Bodies, Royal Court Theatre
Bodies sees writer Vivienne Franzmann (Pests, The Witness) return to the Royal Court with this new play examining surrogacy and the lengths we go to get what we want – irrelevant of the human and financial cost. The play focuses on the global nature to this trade in lives, which promises to bring happiness to all involved – from the middlemen in Russia, the woman in India who’ll get money for her pregnancy, and the parents-to-be in the UK who’ll finally get what they’ve always wanted. Timely and relevant, to put it mildly. Opens July 5th. Tickets from £12.
Mosquitoes, National Theatre
Such has been the anticipation for this new play from Lucy Kirkwood (Chimerica) that all tickets were sold within days of being released. Once the show opens, a limited number of £20 Friday Rush tickets will be released online, and they should be worth grabbing for not only does the plot intrigue with its blend of science and family – Alice is a scientist working at Large Hadron particle collider when a tragedy throws her back together with her Luton-based sister, Jenny – but there’s a stellar creative team too with Rufus Norris in the director’s chair and Olivia Colman on stage. Opens July 18th. Tickets from £15.
Touch, Soho Theatre
Fleabag has been such a breakthrough smash (and rightly so) that it throws a long shadow over its creative team, Dry Write. Nevertheless, Vicky Jones is back at Soho Theatre as writer and director of Touch, a shamelessly funny and brutally honest play about sex, connection and control. Centred around 33-year-old Dee, this production promises to be another example of this creative team’s ability to cut through the crap and examine women’s complicated and messy lives just as they are. Opens July 6th. Tickets from £10.
Disco Pigs, Trafalgar Studios
2017 is the twentieth anniversary of this Enda Walsh classic and to mark this, this dark and strange play is being revived at Trafalgar Studios. It follows Pig and Runt, two seventeen-year-old kids who’ve been inseparable from the moment they were born at the same time on the same day in the same hospital. But their night out in Cork to celebrate their joint birthday will change everything as they discover something more, and the fury of drink and disco on this one night will see them and their friendship spiral violently out of control. Opens July 12th. Tickets from £15.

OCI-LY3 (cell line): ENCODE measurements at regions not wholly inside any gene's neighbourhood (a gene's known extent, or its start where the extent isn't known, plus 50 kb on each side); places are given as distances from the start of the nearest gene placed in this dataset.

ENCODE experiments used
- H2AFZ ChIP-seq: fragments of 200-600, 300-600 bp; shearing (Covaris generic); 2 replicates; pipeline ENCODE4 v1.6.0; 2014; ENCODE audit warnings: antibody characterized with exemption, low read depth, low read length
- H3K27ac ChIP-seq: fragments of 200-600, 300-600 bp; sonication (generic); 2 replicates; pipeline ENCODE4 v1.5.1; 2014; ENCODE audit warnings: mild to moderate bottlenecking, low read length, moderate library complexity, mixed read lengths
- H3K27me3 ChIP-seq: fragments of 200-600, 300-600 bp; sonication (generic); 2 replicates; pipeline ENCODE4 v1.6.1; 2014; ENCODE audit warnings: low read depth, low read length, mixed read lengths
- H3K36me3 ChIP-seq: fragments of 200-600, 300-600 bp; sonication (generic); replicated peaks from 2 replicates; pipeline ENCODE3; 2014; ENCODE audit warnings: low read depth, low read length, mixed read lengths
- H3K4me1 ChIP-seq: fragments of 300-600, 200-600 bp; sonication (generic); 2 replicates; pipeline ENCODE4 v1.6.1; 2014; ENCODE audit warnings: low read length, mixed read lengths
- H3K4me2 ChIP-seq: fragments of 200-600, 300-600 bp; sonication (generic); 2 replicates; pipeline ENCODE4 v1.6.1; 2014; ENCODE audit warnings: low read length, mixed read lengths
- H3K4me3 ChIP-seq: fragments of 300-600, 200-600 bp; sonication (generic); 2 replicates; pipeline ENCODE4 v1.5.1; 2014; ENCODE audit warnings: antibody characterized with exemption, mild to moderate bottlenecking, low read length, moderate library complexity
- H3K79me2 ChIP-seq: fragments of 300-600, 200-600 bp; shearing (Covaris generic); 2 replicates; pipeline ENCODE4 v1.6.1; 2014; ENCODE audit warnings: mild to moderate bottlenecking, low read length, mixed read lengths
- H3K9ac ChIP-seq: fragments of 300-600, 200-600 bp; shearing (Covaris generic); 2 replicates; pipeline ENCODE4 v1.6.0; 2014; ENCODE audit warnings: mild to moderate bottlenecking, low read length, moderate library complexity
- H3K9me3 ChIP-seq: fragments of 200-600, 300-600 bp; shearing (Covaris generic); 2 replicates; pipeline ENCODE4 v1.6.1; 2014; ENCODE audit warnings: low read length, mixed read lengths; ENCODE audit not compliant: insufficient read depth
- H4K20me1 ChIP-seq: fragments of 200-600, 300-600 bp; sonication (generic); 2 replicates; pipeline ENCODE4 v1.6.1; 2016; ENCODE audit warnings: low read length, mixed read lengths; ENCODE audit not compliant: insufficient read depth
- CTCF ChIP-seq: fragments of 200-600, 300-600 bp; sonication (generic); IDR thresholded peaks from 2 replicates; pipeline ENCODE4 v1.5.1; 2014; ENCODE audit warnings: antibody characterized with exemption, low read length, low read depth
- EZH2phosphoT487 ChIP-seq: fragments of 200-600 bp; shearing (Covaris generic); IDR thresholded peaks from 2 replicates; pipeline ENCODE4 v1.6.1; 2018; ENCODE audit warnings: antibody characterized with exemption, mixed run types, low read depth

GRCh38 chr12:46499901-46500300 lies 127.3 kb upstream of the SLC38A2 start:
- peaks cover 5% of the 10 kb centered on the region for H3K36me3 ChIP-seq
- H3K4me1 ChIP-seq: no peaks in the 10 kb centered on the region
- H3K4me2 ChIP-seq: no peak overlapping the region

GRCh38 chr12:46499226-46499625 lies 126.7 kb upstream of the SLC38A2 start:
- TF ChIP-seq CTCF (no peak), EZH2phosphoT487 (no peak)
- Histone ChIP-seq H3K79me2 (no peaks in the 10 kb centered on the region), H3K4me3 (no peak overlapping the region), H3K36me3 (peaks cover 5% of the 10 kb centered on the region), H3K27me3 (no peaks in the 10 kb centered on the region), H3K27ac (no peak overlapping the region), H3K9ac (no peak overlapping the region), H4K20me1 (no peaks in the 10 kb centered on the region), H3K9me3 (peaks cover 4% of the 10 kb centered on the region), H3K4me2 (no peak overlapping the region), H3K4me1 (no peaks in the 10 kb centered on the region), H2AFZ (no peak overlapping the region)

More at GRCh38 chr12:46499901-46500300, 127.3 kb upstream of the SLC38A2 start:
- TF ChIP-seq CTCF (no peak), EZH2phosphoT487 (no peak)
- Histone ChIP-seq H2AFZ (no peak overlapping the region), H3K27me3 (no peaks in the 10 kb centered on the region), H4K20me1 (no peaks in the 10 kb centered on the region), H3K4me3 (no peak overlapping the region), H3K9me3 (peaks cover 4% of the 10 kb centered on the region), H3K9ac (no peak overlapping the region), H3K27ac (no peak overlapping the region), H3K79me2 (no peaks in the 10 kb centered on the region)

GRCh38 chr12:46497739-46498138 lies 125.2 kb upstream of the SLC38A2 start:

Nina, Young Vic
This show has been sold out for months so it’ll be returns only if you want to catch this, and I most certainly do. I was gutted when I missed out on tickets as this sounds just terrific. It’s a show that promises to mix story with song as Josette Bushell-Mingo, backed by a live band, draws together tales from the life of Nina Simone, her own extraordinary career, and the Black Lives Matter movement. Opens July 19th. Tickets from £10.
Rotterdam, Arts Theatre
What a thrill to have this pioneering play back on stage. Fresh from its win at this year’s Oliviers, Rotterdam gets a run-out in the West End, and you really shouldn’t miss that touching but very funny show on gender, sexuality, and the power of love. The story focuses on Alice and Fiona, a gay couple living in Rotterdam. But just as Alice weighs up coming out to her parents, Fiona announces she is transgender and wants to live as a man. So, does this mean Alice is straight?? Writer Jon Brittain was inspired to write this after a couple of his friends transitioned in the late 2000s. He became aware of the absence of transgender stories in pop culture and wanted to address this on the stage, which this does. Beautifully. Closes July 15th. Tickets from £15.